Qumulo Inc. came out of stealth today with what it describes as data-aware scale-out NAS with real-time analytics...
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Qumulo Core was designed by many of the same developers who created Isilon scale-out NAS. Qumulo founders Peter Godman, Aaron Passey and Neal Fachan were responsible for dozens of Isilon patents. EMC acquired Isilon for $2.25 billion in 2010.
CEO Godman said that while Seattle-based Qumulo waited until today to officially launch Core, it has had paying customers using the system since late last year. Qumulo has been issuing software updates every two weeks to its early adopters, mostly in media and entertainment.
Qumulo Core is a software application that runs on top of Linux on a hybrid flash storage system. Godman said Qumulo offers Core as a software-only product, but most customers have bought it pre-packaged in a Qumulo Q0626 appliance that uses commodity hardware. Each 1U node includes four 6 TB Helium hard disk drives and two 800 GB enterprise multi-layer cell solid-state drives (SSDs) for 25.6 TB of raw capacity.
The nodes use Intel Xeon E5 1650 3.5 GHz CPUs and 64 GB of memory. Each node includes two 10 Gigabit Ethernet ports. Customers can cluster from four to 1,000 nodes.
Qumulo's goal is to scale data, not just files
Godman said that after interviewing more than 600 storage end users, Qumulo founders determined the main problem with NAS today is scaling data rather than just files. Qumulo then set out to give customers information about their data that was previously not available.
"Managing data at scale is largely about answering questions," he said. "What do I actually have, how fast is it growing, who's using it, who's not using it, what data never gets used, what can I archive, what do I need to back up, where does the performance go, what applications are consuming it?"
Godman said Qumulo built a database into the file system to answer those questions. He said the goal of Core is to combine NetApp's performance for small files with Isilon's handling of large files and easy scalability.
The SSDs store Core's file system database. Godman said Qumulo qualifies hardware platforms for customers who only want to buy Core software, ensuring they have enough flash to run efficiently.
He said Core is designed to be so easy that "anyone in your company should be able to use [it]."
The system's real-time analytics dashboard shows information such as the number of nodes in a cluster, how much data is being used, how much is available, and the IOPS and throughput the cluster generated over the past 24 hours. Users can drill down into each directory to see how much capacity it is using and how frequently each file in the directory is being accessed.
Ant Farm, which creates content for movie studios, television networks and video game publishers, began using a four-node Core cluster last September, according to IT director Sam Frankiel. He said Core storage helps Ant Farm scale for seasonal work, such as the June Electronic Entertainment Expo (E3).
"We're now in the middle of three to four months of intense work for video game advertising for E3," Frankiel said. "For E3, we go from 10 artists to around 40, and we double the number of our render files. The load hitting that type of storage was slowing us down. We needed something faster. Now we're hitting more spindles for more speed."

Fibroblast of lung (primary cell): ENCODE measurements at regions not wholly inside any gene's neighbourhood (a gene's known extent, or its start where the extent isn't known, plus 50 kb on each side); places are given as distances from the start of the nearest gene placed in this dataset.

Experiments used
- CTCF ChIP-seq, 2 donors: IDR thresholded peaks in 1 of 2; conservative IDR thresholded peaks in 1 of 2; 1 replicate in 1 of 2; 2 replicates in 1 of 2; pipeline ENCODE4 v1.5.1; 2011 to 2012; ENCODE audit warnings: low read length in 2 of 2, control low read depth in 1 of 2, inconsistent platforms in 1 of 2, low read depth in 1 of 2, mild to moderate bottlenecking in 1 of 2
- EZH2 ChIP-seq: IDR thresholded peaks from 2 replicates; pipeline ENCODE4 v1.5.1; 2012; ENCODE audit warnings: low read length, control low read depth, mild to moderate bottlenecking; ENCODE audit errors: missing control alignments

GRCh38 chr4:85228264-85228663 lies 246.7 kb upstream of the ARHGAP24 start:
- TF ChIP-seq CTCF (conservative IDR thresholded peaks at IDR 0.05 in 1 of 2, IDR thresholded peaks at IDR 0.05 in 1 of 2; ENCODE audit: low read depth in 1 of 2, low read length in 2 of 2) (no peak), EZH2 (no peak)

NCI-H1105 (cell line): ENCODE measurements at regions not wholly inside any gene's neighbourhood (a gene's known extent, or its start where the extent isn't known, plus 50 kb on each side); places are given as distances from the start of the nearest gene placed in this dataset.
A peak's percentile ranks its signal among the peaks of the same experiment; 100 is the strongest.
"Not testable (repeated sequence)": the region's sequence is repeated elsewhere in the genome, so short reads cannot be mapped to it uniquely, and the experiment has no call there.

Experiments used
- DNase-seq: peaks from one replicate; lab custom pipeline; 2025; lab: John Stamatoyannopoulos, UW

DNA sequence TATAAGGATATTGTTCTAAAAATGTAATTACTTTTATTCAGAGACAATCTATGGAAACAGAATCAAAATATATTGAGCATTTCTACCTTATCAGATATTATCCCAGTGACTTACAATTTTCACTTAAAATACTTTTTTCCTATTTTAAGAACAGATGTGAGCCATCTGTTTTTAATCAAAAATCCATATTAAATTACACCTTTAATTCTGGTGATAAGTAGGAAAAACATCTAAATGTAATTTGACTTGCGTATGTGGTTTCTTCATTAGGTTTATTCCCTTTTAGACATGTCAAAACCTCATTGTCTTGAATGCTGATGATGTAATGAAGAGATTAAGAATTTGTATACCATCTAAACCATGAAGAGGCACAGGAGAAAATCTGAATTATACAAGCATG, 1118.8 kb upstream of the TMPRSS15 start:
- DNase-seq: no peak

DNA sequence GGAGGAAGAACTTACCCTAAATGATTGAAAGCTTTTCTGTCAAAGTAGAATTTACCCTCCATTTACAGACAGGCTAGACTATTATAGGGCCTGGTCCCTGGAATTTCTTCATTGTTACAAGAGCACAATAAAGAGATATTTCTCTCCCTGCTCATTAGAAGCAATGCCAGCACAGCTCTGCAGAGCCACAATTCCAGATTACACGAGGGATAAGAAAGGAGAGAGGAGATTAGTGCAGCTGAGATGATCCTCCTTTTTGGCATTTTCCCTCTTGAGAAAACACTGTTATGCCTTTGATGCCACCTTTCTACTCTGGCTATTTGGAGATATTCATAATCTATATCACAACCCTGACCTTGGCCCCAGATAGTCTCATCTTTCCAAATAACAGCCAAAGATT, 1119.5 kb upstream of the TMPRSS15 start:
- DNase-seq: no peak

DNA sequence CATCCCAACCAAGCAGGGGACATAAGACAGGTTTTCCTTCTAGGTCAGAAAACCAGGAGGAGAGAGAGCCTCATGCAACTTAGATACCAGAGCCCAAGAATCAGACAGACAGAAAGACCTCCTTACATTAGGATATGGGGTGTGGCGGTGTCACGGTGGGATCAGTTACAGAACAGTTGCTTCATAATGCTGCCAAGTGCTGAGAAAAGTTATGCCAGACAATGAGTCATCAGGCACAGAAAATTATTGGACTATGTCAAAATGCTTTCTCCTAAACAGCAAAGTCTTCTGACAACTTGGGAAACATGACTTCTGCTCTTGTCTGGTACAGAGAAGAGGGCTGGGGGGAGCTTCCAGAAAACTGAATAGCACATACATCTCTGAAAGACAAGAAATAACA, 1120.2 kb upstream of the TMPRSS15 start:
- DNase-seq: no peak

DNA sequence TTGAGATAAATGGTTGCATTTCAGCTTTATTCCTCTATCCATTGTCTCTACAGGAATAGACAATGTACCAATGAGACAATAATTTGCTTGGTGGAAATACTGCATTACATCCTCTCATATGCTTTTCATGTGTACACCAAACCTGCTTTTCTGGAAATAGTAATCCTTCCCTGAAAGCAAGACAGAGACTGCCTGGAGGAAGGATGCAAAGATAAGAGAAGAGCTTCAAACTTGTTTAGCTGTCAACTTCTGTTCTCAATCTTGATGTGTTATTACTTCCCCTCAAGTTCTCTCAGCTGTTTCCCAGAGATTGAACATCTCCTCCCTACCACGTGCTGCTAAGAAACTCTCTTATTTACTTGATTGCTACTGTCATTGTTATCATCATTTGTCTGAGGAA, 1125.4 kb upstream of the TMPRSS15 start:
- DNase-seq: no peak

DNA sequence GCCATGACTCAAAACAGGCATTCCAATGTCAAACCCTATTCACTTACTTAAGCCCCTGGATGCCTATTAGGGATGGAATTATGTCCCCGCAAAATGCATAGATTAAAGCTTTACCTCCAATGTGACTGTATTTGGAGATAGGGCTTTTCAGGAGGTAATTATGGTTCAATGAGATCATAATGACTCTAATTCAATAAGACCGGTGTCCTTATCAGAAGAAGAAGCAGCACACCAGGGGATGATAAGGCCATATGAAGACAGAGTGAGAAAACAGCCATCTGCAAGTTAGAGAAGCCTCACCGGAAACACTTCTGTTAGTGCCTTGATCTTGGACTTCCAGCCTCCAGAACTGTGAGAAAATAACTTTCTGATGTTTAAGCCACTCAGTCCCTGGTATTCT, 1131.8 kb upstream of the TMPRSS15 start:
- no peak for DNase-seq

Frankiel said Ant Farm evaluated NetApp and Isilon before picking Qumulo. He said the biggest differences in Qumulo's favor were price and the visibility it provides.
"We can see at a glance which disks are getting hit during peak times, and we can shift files automatically during those times," he said. "The visibility it gives us into our storage usage is something we haven't seen in any other product."
Sportvision, which creates graphics such as the yellow virtual first-down line for NFL broadcasts and Pitchf/x that tracks every pitch in a baseball game, purchased an eight-node system with 200 TB of raw capacity in January. IT manager Grant Turner said Sportvision works with a lot of high-definition video and generates up to 4 TB of data for one baseball game when Pitchf/x is used.
Turner said he has been impressed with Core's analytics engine.
"Their analytics are way better than any other storage that I've seen," he said. "We use it for data lifecycle management. We can tell what data is hot, what's being actively accessed, what we've used a lot and what hasn't been touched in weeks. Then we migrate data off to tape or nearline storage accordingly."
Data-aware: A new trend?
Qumulo isn't the first vendor to use the term data-aware storage. DataGravity also uses that description for the Discovery Series it began shipping in August 2014. So far, the two newcomers have concentrated on different uses cases. DataGravity is aimed more at compliance and data classification, while Qumulo is tackling media files. But the vendors are looking to prove that you don't need object storage to manage large-scale file storage.
"Conventional wisdom has been that the only way to deal with one billion files was with object-based storage," said Arun Taneja, consulting analyst at the Taneja Group. "Qumulo just broke that mold and destroyed the myth that file systems cannot deal with billions of objects."
Enterprise Strategy Group analyst Scott Sinclair also sees Qumulo scaling beyond traditional NAS because of its data-aware and analytical features.
"Object storage came about on the idea that even scale-out file systems have limits," he said. "Qumulo is weaving in more advanced data elements to scale-out file systems much larger than they could scale before. Core is intended to store lots of content."
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